World Ocean Day: The seventh-largest economy you’ve never heard of

Up to 80% of the oxygen we breathe is produced by this vast body of water and more than 90% of the excess heat caused by greenhouse gas emissions has been absorbed by it.

Convinced that the huge economic benefits of the world’s oceans are completely undervalued and investors don’t understand nearly enough about the threats to this vast natural resource, UNESCO has developed an ‘ocean literacy’ course specifically for the financial sector. The UN’s Sustainable Development Goal for life below water is also woefully underfunded, receiving only 0.01% of all SDG funding. So, UNESCO’s literacy mission is urgently needed and abrdn has been working with UNESCO to develop this.

What is the blue economy and why should investors care?

First of all, it’s important to understand the vast economic value of the ocean. According to the WWF, if the ocean were a country, this nation would be the world’s seventh-largest economy. The value of fishing, shipping lanes, costal tourism, transport, marine products for pharmaceuticals and the many other ocean benefits and products are worth an estimated $2trn, with an annual value on outputs of $2.5trn.

With so many businesses and industries dependent on the ocean, the threats from pollution, climate change, rising sea levels, damaging infrastructure developments and poor industry practices need to be taken much more seriously. As investors, it’s our duty to understand the threats and engage with the companies we invest in, so we can work towards more sustainable ways of using this resource.

Investors in businesses as diverse as hotel chains, shipping containers, vaccines, fish farms, beauty products and travel companies need to consider how much could be at stake if ocean health and sustainability is not carefully considered.


Around the world, three billion people get more than 20% of their protein from fish, and the population is expected to increase by two billion over the next 30 years. In some of the poorest countries, fish provide more than 50% of people’s protein intake – sustainable fishing practices are essential. Instead, fishery productivity is falling throughout the world due to over-fishing, the damaging effects of climate change, pollution from poor industry practices and coastal infrastructure damaging local habitats. 

Food in the headlines: What’s next for investors?

An estimated 50% of all fish for human consumption now comes from aquafarming. This is an industry that is highly vulnerable to, and often responsible for, pollution, poor water quality and the spread of disease. We would like to see the whole aquaculture supply chain collaborating to ensure practices are sustainable.


Home for two billion people is within 100km of the coast. Many of these communities rely on the ocean for income from sectors such as fishing, tourism or food, so they are exposed to rising sea levels which damage coastal properties, and to the effects of poor ocean health, such as acidification, which can devastate fishing and tourism. Tourism, which tends to be based around coastal areas, contributes 10% to global GDP – so poorly managed tourism and unsustainable environmental practices will have a very detrimental impact on the global economy.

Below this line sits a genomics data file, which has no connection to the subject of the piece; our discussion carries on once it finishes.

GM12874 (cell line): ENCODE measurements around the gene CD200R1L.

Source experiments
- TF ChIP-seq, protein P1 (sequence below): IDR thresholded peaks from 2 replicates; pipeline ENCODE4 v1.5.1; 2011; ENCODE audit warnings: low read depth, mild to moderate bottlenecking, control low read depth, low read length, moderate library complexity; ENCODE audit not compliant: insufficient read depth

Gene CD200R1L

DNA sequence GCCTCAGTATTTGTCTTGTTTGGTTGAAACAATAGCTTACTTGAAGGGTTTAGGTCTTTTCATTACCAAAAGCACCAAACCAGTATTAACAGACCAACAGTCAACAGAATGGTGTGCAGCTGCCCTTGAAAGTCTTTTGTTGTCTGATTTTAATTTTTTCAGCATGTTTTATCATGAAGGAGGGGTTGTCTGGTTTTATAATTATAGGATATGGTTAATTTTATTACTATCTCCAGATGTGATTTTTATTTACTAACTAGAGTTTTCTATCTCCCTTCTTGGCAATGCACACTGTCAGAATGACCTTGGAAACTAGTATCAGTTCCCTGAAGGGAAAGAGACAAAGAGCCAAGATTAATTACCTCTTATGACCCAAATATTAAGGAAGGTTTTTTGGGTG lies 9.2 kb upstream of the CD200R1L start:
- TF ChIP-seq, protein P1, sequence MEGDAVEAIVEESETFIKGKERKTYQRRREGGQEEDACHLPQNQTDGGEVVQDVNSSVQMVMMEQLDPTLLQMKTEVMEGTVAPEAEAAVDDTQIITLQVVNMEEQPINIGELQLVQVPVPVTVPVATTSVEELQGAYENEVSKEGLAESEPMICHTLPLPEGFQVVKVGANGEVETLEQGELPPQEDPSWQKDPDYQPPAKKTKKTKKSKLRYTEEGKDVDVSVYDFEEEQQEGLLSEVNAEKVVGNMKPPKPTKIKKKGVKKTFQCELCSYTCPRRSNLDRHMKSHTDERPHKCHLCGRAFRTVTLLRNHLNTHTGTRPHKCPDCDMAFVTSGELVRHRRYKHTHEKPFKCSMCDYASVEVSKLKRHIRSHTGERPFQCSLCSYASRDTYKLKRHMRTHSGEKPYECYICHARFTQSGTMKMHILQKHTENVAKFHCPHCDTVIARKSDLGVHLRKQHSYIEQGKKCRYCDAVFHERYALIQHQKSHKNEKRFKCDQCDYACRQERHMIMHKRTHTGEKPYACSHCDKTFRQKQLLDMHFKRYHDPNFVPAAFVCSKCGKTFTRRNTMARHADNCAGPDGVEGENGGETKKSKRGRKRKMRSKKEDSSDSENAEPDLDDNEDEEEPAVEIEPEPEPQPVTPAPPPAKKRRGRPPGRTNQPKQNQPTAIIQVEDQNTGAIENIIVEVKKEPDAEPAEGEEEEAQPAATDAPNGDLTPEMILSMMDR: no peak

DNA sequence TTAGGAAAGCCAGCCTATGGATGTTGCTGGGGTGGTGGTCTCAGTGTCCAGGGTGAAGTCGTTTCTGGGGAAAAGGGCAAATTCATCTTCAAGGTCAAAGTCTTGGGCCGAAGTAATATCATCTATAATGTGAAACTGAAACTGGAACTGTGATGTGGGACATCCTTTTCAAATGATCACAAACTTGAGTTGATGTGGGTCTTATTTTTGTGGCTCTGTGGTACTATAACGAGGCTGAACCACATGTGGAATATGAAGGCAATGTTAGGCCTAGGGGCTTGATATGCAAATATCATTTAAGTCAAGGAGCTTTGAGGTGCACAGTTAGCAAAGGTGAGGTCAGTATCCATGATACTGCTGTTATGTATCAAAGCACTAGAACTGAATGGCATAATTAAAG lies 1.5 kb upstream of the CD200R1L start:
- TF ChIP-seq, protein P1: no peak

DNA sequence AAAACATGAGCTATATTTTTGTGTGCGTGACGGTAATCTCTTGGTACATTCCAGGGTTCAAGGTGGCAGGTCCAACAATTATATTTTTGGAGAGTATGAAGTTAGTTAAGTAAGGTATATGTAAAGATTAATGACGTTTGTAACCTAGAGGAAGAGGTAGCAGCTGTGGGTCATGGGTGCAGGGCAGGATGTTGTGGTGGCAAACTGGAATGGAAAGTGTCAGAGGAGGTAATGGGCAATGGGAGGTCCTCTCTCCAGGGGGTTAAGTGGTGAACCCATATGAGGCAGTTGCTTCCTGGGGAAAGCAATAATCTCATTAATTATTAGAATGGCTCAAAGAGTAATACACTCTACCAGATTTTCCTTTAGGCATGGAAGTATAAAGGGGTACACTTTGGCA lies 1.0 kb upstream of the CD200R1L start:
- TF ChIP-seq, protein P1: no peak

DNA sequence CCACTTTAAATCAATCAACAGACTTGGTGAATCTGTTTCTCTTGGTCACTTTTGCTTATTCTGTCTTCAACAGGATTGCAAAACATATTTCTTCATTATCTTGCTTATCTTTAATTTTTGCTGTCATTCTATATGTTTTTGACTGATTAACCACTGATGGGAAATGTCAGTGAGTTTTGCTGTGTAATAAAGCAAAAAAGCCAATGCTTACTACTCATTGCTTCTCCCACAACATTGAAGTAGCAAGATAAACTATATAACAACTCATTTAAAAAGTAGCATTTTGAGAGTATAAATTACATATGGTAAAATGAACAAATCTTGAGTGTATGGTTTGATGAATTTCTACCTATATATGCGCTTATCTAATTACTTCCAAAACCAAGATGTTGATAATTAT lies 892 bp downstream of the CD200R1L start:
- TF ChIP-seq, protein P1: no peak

Around 80-90% of the world’s goods are transported by sea and the volume of this trade is expected to double by 2030 and quadruple by 2050. But huge container ships are major producers of greenhouse gases, plus air and water pollution. To be fit for the future, the sea-transport industry must improve its environmental impact.


The ocean has a crucial role in the cosmetic and pharmaceutical industry. Marine algae and seaweed are widely used in cosmetic products. Squalene, from shark livers, is used in Covid-19 vaccines as it boosts immune system response. Being able to use these valuable natural resources over the long term, depends on carefully conserving sharks and all marine life.

Looking ahead  

Everyone benefits from better ocean health. The best way to improve the future health of the world’s oceans and their marine life is to gain a much better understanding of their importance and the unique threats they face.

By becoming ocean literate, investors can better identify both the ocean-related risks and the many exciting ocean-related opportunities to be found. We’ll also be able to engage much more knowledgeably with the huge number of companies and industries that have the ocean as their lifeblood.

Daniel Bowie-MacDonald is an investment specialist at abrdn

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